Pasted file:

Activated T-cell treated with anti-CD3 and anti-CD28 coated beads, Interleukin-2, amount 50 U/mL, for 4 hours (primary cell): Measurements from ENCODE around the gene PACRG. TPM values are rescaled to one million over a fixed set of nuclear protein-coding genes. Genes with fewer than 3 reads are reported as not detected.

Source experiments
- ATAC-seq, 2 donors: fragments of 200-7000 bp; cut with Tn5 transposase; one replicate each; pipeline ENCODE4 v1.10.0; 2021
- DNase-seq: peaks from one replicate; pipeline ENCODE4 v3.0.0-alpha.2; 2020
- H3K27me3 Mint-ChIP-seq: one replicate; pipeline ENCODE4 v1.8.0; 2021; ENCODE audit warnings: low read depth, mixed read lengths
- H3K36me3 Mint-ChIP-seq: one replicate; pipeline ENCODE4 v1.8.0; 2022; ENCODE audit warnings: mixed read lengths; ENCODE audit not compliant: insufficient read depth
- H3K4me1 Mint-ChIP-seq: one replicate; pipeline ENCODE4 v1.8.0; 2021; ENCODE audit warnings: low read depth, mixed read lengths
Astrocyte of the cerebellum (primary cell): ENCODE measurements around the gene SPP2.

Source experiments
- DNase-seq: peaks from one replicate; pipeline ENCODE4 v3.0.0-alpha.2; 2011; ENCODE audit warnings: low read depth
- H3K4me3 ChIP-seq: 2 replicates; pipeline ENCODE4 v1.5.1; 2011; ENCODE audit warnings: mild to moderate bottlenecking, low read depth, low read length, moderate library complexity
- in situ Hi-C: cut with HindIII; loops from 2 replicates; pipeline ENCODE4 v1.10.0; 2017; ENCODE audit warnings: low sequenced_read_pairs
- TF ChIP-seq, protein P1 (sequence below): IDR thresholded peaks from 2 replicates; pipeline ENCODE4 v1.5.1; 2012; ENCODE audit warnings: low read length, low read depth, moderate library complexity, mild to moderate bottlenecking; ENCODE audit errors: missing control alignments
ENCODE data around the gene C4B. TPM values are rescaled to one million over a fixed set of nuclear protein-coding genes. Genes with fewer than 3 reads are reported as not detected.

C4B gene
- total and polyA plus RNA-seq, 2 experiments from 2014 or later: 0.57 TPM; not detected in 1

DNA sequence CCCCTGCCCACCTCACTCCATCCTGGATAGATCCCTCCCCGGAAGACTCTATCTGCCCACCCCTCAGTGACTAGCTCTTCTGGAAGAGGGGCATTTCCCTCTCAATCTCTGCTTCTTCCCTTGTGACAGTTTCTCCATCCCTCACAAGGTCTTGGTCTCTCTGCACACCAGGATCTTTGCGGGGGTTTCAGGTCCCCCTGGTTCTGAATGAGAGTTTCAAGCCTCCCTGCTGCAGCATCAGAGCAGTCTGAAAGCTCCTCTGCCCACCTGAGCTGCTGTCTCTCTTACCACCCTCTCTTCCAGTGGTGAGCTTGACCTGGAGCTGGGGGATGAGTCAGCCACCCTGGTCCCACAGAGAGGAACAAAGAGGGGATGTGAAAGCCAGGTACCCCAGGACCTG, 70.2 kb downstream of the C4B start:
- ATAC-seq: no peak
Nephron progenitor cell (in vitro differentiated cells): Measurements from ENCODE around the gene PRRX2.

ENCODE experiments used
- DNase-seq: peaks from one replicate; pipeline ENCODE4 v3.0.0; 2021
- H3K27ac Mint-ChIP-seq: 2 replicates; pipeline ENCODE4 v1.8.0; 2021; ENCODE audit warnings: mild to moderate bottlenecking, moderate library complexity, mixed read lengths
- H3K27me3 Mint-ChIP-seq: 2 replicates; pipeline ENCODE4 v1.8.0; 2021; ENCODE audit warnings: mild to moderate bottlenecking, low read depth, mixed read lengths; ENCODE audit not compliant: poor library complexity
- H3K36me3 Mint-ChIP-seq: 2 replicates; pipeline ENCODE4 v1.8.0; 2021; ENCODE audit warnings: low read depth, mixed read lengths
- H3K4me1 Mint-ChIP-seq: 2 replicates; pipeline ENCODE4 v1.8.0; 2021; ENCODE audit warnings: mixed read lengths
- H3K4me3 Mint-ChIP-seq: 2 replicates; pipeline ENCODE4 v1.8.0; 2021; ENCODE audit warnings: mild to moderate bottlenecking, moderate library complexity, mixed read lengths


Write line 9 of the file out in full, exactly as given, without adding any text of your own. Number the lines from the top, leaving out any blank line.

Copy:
Source experiments